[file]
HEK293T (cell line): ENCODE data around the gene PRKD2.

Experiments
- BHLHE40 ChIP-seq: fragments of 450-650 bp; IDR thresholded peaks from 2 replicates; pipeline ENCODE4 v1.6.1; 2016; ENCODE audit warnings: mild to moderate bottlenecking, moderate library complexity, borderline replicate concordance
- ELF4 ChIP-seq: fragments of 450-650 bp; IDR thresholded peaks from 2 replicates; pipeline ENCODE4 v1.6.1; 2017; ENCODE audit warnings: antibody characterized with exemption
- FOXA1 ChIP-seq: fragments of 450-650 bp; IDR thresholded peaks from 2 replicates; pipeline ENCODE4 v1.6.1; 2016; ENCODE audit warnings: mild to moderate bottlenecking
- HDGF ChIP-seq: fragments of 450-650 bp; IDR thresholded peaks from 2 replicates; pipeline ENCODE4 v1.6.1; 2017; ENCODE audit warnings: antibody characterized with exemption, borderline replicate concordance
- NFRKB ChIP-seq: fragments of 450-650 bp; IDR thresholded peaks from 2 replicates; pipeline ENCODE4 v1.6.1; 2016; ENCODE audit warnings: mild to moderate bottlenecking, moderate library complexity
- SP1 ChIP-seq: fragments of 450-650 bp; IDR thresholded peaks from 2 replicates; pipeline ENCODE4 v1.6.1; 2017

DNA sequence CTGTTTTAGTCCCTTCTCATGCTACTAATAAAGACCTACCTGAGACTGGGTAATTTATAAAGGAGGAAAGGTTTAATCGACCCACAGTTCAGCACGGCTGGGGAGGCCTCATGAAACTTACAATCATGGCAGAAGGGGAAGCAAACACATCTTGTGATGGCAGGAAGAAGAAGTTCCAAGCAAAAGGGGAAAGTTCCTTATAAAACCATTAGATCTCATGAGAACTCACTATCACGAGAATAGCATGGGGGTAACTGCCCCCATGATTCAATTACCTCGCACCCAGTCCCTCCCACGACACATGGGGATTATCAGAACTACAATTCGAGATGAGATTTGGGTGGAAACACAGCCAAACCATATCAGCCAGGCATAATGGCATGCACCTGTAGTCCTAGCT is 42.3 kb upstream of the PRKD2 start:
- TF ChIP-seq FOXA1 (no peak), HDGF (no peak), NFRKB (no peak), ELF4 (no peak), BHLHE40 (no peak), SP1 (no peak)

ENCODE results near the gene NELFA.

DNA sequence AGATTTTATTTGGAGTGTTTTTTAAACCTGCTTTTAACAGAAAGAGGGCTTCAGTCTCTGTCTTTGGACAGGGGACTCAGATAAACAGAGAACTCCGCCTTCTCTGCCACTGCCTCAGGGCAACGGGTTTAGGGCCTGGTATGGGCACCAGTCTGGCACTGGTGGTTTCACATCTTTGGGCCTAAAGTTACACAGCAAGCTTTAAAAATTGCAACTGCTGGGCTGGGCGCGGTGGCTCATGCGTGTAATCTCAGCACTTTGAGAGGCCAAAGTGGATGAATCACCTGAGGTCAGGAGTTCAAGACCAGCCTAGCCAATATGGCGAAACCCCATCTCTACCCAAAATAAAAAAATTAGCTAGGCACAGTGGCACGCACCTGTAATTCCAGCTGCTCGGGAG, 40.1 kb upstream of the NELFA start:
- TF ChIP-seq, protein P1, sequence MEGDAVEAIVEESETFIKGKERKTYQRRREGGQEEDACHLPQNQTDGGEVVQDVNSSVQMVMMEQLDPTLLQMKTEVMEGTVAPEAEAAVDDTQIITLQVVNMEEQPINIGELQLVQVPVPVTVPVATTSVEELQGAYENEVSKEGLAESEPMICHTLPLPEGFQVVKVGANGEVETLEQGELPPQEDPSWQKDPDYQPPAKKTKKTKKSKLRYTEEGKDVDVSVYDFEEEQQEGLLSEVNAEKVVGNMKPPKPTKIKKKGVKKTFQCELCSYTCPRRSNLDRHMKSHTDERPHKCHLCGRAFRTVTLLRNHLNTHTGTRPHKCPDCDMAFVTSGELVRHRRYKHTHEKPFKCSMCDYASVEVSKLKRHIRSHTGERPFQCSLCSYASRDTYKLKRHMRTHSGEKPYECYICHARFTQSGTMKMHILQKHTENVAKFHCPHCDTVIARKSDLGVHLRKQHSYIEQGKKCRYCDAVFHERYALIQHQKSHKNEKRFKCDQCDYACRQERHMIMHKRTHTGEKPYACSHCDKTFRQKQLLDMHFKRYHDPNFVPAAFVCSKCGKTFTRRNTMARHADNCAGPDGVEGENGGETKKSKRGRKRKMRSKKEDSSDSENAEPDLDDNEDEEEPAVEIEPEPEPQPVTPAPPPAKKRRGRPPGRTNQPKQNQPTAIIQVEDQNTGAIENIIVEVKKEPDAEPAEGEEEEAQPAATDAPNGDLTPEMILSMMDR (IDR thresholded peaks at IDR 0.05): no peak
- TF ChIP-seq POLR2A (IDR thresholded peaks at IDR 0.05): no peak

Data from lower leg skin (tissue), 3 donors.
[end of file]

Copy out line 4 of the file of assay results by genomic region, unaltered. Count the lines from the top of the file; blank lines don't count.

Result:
- ELF4 ChIP-seq: fragments of 450-650 bp; IDR thresholded peaks from 2 replicates; pipeline ENCODE4 v1.6.1; 2017; ENCODE audit warnings: antibody characterized with exemption